In sharp contrast against a piercing blue sky is Mount Etna - stoic, in shadow, and mysterious. Visible from Catania where we land, we wind our way through hair pin turns to the foot of the monolith.
Steeped in history and mythology, from ancient Arabic texts to the story of King Arthur, Etna is a symphony of fire and brimstone, both arrestingly beautiful and savage. Coated in lush vegetation thanks to its mineral-rich soil, the volcano deservedly received its UNESCO world heritage site designation in 2013, but the winemakers here have been aware of its remarkable qualities for years.
We are here to meet Peter Wiegner and his son Marco. Peter is a seasoned winemaker, working for many years in Tuscany, before the magnetic pull of Sicily’s active volcano beckoned him further south. In 2002, Peter and his wife Laura Puccetti found what they were looking for: 6 hectares of generous soil of decomposing lava, ash and sand, just outside of Passopisciaro, a tiny UNESCO village with a high concentration of wineries and heavenly panoramic views over the region.
Peter and Marco take us straight to their prized vineyards, Contrada Rampante and Contrada Marchesa. The Wiegners are a people who are proud of their land, who take nothing for granted. As we walk amongst the vines, they describe the love poured into every decision about every single plant as if they were children.
“We worked very carefully to consider the site and climate, choosing spurred-cordon and sometimes Albarello pruning” explains Peter, “In a place like Etna, the sun, soil, and wind, dictate everything we do.”
As they are on the northern side of the mountain, there is lesser concern for sunburn on the grapes, so Wiegner is able to limit the canopy vegetation, allowing the plants to put all of their efforts into deeply concentrated fruit. The altitude, at over 750 meters asl, secures the retention of acidity that is characteristic of red grapes Nerello Mascalese and Nerello Cappucio, and cooling winds allow the white Carricante to hold on to its subtler floral and herbaceous notes.
Etna’s reputation as a premium winemaking area began in the early 1990s, when oenologists began exploring the local indigenous grape varieties, many of which were unheard of back then. Nowadays, of course, many discerning wine lists feature Nerello Mascalese, and Nerello Cappucio and Carricante are rising stars on the global scene.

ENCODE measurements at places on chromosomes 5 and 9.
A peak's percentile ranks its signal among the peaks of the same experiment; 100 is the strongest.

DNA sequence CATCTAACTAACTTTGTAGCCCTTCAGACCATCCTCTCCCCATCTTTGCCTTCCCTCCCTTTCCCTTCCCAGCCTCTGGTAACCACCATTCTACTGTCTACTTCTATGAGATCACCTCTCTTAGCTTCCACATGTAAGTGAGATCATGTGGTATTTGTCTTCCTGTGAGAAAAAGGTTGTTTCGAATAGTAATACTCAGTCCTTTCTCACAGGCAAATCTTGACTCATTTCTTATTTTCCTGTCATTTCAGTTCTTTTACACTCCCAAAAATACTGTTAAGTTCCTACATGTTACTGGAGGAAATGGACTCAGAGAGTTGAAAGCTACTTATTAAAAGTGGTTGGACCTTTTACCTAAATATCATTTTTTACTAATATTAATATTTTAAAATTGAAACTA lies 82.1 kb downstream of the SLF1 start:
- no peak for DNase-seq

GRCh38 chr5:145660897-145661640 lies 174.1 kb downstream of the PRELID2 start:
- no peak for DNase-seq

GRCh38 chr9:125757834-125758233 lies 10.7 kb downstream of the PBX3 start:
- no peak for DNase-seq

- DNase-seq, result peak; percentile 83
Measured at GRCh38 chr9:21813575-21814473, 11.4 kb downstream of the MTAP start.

Peter is extremely proud of the winery’s organic farming methods, which are a direct result of his dedication to the concept of terroir. His oenologist son Marco describes himself as ‘a catalyst of compromises’, and carries Peter’s passions over into the cellar, where stylistic choices are a concerted effort to work alongside the precious grapes that they harvest.
“It was love at first sight when I first saw Etna at 8 years old!”, explains Marco enthusiastically, “Since then, a kind of mutual alchemy has developed!”
Marco pours two wines for us that embody the very heart of the winery - the Contrada Rampante Etna Bianco, and TreTerre Etna Rosso. When the Wiegners talk about their wines, they are animated and passionate. For them, this is not just a business, but a lifelong vocation. Their perennial quest, explains Peter, is for one thing only – to capture all the scents, colors, and sensations of the Sicilian climate in a bunch of grapes, and in the bottle.
The TreTerre Rosso is a formidable example of 100% Nerello Mascalese. The palate is bursting with inviting fruitiness, wild red berries, with a light vanilla touch from careful use of small and large oak. The minerality from the soil is an evident counterpoint. Mascalese, being a particularly thick-skinned variety, can pack hefty tannins, yet the TreTerre is remarkably refined with a fine, grippy texture that is quite approachable. Drinking an older vintage, we notice the longevity as well, given by the balance of fresh acidity and decisive structure.
The Contrada Rampante Etna Bianco, named for the vineyard, is 100% Carricante. This lesser-known native grape provides a wine that is vivid and nuanced. The acidity is racy, with an enveloping floral bouquet in dialogue with its pronounced salinity. Typical, and intriguing, herbal notes are evident on the nose, maintained through careful vinification in stainless steel, giving the wine an unmistakably individual temperament. A distinct wine in the moment, there is also great potential for long development in the bottle. The acidity will maintain freshness, and there is a world to discover when some of the primary fruit and floral aromas develop into more subtle tertiary notes of nut and honey.
Upstairs in the kitchen, we refuel and reflect upon these special wines. It is thanks to small, passionate wineries like the Wiegners that Etna’s global reputation has come a long way. Their careful custodianship of their land, and respect for the process, brings forth great bottles time and time again. Despite their refined output, their ethos is humble, allowing a symbiotic relationship between man and land that will stand the test of time.
Winemaking is both simple and incredibly challenging at the same time, but when confronted with a plate of pasta with fresh Sicilian tomato sauce that pairs effortlessly with the TreTerre Etna Rosso, it just seems so right, and necessary.